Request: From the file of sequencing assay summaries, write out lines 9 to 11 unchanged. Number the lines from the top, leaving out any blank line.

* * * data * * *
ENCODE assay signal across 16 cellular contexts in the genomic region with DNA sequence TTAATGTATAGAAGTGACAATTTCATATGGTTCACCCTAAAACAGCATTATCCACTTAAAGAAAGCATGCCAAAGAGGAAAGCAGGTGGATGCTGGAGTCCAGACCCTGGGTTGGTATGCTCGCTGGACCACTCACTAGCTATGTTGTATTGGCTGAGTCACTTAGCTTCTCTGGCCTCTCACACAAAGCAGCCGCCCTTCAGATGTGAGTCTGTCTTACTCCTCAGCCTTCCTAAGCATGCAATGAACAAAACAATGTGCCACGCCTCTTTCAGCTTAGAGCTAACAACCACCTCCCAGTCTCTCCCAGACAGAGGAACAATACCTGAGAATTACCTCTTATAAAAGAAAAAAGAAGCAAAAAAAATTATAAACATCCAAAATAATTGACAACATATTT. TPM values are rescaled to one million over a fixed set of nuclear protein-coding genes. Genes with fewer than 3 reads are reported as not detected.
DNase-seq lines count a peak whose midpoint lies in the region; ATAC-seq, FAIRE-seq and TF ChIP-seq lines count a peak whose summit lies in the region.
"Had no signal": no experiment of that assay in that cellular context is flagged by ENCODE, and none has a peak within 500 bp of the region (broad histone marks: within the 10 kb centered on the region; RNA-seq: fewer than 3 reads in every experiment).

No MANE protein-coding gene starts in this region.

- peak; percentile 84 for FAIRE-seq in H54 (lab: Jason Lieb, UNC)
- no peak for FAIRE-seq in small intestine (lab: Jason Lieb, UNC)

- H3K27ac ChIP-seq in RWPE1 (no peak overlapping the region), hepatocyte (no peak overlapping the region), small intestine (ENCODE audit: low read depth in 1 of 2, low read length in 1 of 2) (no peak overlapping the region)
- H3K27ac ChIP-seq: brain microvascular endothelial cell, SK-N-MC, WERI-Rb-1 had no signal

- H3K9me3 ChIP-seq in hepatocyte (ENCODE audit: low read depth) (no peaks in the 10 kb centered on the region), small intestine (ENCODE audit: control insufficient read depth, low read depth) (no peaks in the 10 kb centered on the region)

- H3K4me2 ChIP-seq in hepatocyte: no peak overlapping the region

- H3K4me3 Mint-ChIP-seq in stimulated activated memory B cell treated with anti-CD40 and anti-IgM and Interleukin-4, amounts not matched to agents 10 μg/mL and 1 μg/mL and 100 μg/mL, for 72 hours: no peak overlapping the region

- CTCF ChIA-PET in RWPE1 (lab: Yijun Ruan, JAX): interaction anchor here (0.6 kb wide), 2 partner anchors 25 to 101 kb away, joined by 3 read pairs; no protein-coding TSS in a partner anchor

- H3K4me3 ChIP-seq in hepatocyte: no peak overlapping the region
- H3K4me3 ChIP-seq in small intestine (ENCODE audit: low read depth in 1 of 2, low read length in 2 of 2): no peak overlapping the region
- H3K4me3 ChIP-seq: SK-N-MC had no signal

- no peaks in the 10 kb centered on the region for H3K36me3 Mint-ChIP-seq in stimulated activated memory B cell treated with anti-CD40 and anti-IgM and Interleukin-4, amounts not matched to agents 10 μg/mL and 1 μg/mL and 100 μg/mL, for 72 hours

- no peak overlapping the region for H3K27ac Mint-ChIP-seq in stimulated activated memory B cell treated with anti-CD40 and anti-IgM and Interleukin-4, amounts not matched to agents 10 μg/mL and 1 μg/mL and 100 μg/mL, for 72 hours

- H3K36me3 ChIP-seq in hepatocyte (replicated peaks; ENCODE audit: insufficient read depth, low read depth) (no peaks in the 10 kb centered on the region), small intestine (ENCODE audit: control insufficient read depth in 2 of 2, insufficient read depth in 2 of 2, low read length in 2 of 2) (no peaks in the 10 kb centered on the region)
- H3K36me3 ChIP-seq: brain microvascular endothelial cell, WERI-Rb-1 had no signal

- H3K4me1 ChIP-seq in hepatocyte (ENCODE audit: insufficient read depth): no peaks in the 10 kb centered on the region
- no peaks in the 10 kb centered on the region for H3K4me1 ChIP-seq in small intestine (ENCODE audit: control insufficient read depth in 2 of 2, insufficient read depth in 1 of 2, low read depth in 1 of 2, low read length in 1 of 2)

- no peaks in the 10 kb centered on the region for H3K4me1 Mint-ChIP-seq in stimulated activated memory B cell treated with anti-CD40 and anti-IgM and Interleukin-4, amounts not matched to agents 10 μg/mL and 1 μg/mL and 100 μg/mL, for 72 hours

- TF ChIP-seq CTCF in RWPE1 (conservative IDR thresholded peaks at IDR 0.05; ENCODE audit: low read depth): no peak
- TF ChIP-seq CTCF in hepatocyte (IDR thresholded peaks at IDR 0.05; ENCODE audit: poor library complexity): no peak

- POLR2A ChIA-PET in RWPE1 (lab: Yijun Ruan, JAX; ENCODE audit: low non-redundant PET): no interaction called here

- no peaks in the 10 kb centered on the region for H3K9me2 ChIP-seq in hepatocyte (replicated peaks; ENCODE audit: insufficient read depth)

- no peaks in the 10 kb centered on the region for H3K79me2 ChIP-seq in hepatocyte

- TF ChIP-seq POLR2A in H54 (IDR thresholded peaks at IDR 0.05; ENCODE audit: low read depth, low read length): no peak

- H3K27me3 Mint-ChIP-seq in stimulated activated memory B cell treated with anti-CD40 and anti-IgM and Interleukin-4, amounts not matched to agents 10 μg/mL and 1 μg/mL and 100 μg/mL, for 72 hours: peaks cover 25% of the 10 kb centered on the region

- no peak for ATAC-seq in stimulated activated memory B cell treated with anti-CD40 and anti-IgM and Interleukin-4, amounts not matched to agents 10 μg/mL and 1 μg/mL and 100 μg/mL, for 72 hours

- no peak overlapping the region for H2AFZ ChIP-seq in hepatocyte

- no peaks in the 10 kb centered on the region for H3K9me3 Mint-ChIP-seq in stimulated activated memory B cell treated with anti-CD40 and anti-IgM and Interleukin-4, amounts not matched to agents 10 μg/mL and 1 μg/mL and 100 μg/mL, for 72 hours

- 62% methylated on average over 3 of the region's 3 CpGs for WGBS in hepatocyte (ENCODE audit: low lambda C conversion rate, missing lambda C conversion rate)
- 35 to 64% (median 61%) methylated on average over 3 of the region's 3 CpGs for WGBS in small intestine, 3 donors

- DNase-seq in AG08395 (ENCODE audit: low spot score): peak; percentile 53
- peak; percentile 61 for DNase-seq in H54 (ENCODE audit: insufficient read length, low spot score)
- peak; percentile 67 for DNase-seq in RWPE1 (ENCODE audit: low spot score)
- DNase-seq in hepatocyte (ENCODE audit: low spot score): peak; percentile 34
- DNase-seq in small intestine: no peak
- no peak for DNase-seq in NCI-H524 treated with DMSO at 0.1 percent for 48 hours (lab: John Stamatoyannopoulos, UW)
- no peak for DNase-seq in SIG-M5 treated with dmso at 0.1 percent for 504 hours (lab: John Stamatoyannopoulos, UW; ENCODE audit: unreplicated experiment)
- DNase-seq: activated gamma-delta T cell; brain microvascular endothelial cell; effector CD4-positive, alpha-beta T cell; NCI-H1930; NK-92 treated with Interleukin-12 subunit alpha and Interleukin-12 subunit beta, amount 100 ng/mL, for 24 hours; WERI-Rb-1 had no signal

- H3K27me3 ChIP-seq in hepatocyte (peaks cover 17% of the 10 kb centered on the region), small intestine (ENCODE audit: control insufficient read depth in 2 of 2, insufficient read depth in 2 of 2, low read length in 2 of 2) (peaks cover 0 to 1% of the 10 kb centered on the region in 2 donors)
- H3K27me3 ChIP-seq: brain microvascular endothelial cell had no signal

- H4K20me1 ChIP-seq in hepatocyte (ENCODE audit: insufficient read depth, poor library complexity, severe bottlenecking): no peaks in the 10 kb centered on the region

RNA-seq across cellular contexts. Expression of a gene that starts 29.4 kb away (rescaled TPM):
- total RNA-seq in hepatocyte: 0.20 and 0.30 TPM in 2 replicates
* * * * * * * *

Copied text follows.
- H3K9me3 ChIP-seq in hepatocyte (ENCODE audit: low read depth) (no peaks in the 10 kb centered on the region), small intestine (ENCODE audit: control insufficient read depth, low read depth) (no peaks in the 10 kb centered on the region)

- H3K4me2 ChIP-seq in hepatocyte: no peak overlapping the region

- H3K4me3 Mint-ChIP-seq in stimulated activated memory B cell treated with anti-CD40 and anti-IgM and Interleukin-4, amounts not matched to agents 10 μg/mL and 1 μg/mL and 100 μg/mL, for 72 hours: no peak overlapping the region